Like most entrepreneurs, I know a little about failure.
I've worked for a bunch of companies, and founded a few. Fortunately for me most succeeded, but a few failed. And I've seen other entrepreneurs fail.
Here are some of the most common reasons startups fail:
1. They focus on the idea and not on the customer's problem.
Ideas don't generate revenue. Customers generate revenue - especially when you solve their problems.
I worked at several companies that either failed or never managed to scale. The reason? They thought the industry was all-important. (You know: the "mobile is hot right now... if we get into mobile we can't miss!") Or they thought the way they wanted to provide the product (hint: their way) was more important than the way the customer wanted to use or consume the product.
At HubSpot they call it "solving for the customer." The key is to identify a customer's pain point and then come up with ideas to solve those pains: the way the customer wants their pain to be solved.
That's how you land and retain customers, and that's how you generate revenue.
2. They spent too much on marketing.
Many startups spend too much to acquire each customer. While a high customer acquisition cost (CAC) could make sense if those customers generate consistent, long-term revenue (like in a subscription-based business), most startups can't afford to indulge in high CAC.
We made this mistake with our business card product and almost went out of business. We had a great product that customers loved. That made us feel the need to scale quickly. In the process we started paying too much for each new customer, though, so we had to pull back our marketing fast and cut our staff by approximately 20% to get back on track. If we had kept going and not made changes, our company would have failed.
You want to scale. You need to scale. But you also need to keep the pressure to scale at bay until your numbers work.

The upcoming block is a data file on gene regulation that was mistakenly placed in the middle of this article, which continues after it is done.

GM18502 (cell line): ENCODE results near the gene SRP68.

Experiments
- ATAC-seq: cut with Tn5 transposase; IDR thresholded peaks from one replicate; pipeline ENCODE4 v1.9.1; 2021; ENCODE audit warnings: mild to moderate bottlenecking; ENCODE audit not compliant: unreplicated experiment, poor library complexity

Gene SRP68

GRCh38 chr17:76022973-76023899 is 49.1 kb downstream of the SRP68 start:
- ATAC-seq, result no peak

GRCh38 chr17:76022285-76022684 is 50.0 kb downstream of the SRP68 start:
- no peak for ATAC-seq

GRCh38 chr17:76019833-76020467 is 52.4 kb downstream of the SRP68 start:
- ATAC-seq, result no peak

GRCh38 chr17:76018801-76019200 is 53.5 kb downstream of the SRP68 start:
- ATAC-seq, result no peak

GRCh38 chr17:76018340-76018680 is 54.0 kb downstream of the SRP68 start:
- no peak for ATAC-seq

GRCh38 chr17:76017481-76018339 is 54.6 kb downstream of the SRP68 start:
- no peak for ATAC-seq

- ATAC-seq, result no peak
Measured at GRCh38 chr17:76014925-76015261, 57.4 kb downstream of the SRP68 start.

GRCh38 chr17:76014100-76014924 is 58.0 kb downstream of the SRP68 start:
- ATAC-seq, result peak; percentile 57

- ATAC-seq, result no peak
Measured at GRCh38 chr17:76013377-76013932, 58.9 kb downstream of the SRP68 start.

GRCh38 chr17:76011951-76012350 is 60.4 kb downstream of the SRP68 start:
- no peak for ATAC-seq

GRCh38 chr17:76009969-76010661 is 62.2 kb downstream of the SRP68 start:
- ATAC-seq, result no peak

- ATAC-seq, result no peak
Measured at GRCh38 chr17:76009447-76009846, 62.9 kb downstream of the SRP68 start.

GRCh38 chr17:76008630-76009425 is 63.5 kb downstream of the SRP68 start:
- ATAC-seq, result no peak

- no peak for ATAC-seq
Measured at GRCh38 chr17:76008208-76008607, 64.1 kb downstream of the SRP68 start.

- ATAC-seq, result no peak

3. They didn't hire passionate Swiss Army Knives.
Many Entrepreneurs look for experience and credentials. I do too. But I really look for a great attitude and the ability to learn quickly. At a startup your business will change and what you hired a person to do may suddenly not be what you need.
Also remember that skills are irrelevant when not put to use. Experience is irrelevant when it doesn't benefit other employees. Plus, the smaller your business the more likely you are to be an expert in your field, so transferring your skills to others is fairly easy. But what you can't easily transfer is motivation, enthusiasm, a great work ethic.
Always focus on attitude and cultural fit. You can overcome a lack of skill, but you will never overcome a poor attitude or a poor fit.
4. They lost sight of the small picture.
Everyone loves to talk about staying focused on the big picture, but in a small business short-term results matter most. Focus on the long term and you can quickly run out of cash. Revenue and cash flow matter a lot more than, say, branding, especially at first. (If your company goes out of business, who cares that you built a great brand?)
Stick to short-term metrics that lead to long-term success. Focus on daily sales. Focus on weekly revenue. Set targets that ensure you can stay in business. Monitor your results and take decisive action whenever you fail to meet a target.
Feel free to create long-term plans and strategies, but focus the majority of your operations on short-term tactical moves.
You will never get to enjoy the long term if you fail in the short term.
5. They pivoted too often.
I know: pivoting is all the rage. That's how successful companies are built, right? You come up with an idea, put together an awesome team, slap together a minimum viable product, see what customers think... and then either improve that product or quickly shift to a new idea.
That sounds great... but changing focus too much can also kill your business.
Why? Maybe you're not trying to turn the Titanic, but even in a startup it takes time to get your team to understand, embrace, and focus on a new direction. Improving your product or service is great, but few startups have the resources - much less the team - required to drop one idea and successfully focus on another frequently in their history.
That's why focusing on the customer's problem is so important. When you truly understand the problem, finding a way to solve that problem is a lot easier and requires a lot less pivoting. And it helps keep your team focused on a unified vision - which is how just about every company succeeds.